In many ways I feel as one who has forsaken the incomparable joy of sacrificing self (comforts both of this world and that of serving in a place and a people that I feel at home with) so as to reach others. Christ taught that unless the grain dies it cannot bear fruit, John 12:23-28 This is especially the case when it comes to preaching the Gospel in the sprawling slums of Nairobi and reaching out to communities that live in hard access regions. When we die to all the little trappings of pleasure that are around us and come to God with no strings attached…laying our all on the altar, then we make room for the incomparable joy that is to be enjoyed by all those who like Christ “sacrificed” their own little joys for the eternal joy of others; Heb 12:2, Psalms 126:6. We trade the infinite joys of tomorrow to enjoy the insufficient, temporary joys of today. Very few of us are willing to sacrifice…time, money, pride or life to know the great joy of taking part in the greatest task man has ever has “glorifying God through the reconciliation of sinners through Christ” this is accomplished as we make disciples of Christ among all the people groups around us. And we have been gifted with 42 of them just in our country!!!

May our gracious God revive our hearts to the great task that He has called us to, and may He strengthen our hands to lay hold of the plough, and to keep faithful to the task.

The Savior’s message “Go and tell”

Was meant for me, I know full well.

Just the need alone to know

Can be God’s gentle call to Go.

Some to distant lands may fly;

Others telling friends nearby;

All this precious Hope may share,

And give, and intercede in prayer.

Honoria A. Groves

2 thoughts on “The forgotten mission

  1. pastor ingala says:

    HeY KEN,YOU ARE SUCH an inspiration to me and to many believers.Thank you for the wake up call to make Christ known out and about.May the good Lord impress that burden upon every christian,s heart.We are a team of ten active men evangelizing in our community.Three People asked Christ to save them.Pray for my brother in-law peter for salvation.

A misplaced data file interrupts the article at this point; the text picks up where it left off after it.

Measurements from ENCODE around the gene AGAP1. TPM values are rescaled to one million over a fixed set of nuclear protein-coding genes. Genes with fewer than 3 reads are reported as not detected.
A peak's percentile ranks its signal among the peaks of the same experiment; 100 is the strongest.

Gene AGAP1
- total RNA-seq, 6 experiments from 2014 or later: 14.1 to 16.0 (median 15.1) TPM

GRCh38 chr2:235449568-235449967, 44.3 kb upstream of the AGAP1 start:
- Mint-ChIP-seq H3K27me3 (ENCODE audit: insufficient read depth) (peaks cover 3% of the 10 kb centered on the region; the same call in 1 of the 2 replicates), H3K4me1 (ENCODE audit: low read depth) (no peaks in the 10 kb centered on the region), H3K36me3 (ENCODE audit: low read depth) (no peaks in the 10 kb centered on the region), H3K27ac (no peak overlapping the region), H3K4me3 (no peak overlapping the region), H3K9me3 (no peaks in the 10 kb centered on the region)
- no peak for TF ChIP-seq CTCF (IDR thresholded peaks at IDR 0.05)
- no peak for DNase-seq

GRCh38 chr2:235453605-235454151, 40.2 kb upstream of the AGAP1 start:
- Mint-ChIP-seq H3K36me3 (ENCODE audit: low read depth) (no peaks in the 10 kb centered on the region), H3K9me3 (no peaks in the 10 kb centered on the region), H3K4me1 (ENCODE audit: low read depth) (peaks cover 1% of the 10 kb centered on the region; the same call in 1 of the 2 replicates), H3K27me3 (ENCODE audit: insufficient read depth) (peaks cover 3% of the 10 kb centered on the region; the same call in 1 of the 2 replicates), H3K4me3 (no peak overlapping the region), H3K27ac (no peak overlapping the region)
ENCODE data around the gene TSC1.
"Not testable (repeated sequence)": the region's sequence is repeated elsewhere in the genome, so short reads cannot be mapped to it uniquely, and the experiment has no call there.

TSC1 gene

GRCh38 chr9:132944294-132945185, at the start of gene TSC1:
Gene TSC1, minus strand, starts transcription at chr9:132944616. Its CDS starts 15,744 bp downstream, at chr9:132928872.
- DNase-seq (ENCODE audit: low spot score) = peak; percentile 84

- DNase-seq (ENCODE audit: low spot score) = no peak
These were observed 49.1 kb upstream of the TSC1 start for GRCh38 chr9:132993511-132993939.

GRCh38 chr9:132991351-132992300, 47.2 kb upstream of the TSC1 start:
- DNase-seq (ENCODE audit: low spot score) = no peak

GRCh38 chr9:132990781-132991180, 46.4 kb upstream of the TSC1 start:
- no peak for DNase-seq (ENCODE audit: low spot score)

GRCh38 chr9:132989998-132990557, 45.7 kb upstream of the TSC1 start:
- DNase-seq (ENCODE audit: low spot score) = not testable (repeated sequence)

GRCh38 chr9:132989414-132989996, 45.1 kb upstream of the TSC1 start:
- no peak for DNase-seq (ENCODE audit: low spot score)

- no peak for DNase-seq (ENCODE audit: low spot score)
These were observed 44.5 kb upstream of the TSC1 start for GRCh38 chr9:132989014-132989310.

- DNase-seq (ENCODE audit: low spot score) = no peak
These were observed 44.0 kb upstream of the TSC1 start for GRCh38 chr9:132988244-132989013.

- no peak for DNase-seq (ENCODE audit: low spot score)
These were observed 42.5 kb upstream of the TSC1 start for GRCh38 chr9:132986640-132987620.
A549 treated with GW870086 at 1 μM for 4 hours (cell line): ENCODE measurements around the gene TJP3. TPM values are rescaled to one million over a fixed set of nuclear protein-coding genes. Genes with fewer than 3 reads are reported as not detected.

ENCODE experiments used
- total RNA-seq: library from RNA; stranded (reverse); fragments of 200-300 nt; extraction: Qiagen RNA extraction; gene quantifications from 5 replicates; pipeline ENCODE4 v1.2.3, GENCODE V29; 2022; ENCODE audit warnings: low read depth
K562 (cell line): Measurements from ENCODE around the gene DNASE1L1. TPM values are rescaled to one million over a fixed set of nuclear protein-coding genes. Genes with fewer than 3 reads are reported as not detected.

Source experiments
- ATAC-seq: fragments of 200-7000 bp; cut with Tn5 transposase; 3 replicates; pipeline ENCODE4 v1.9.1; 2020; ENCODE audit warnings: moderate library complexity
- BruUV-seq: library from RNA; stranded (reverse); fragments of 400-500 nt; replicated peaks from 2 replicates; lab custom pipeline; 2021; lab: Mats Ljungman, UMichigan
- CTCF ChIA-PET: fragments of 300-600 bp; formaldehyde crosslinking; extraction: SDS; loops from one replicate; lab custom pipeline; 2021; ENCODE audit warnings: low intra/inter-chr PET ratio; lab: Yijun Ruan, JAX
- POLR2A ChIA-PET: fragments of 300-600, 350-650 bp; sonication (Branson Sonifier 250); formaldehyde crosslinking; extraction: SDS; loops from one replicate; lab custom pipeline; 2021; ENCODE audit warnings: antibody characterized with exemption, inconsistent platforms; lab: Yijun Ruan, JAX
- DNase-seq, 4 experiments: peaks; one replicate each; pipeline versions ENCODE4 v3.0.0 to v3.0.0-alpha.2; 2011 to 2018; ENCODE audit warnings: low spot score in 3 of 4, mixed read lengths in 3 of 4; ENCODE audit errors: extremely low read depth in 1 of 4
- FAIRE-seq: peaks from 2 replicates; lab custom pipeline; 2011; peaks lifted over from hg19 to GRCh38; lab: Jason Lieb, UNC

2. Mathagu says:

    This is the first time I’m reading your blog. Keep up the good work bro. ‘The misunderstood predicament’ is also a major issue in the west. Though they don’t have the levels of poverty and physical need that we do in Africa, it is common to find progressive and liberal churches dedicating their resources to ‘social justice causes’. Of course this isn’t a bad thing in itself but it shouldn’t come at the expense of the gospel. I’ve sat through several services at a particular church where Sunday after Sunday the preacher talks on such topics as immigration laws, universal healthcare, racial discrimination, anti-militarism etc; but never did I ever hear an altar call from that pulpit ( I don’t go there anymore by the way).

    To put a church’s priorities in order, we should look at how Jesus lived His life and what He did. He lived at a time where the Jews were oppressed and burdened under Roman rule, in fact many expected Him to be a political leader to free them from this bondage. Jesus always made it clear that His primary mandate was to redeem us and save us from the bondage of sin. This should also be the mindset that the modern church should have.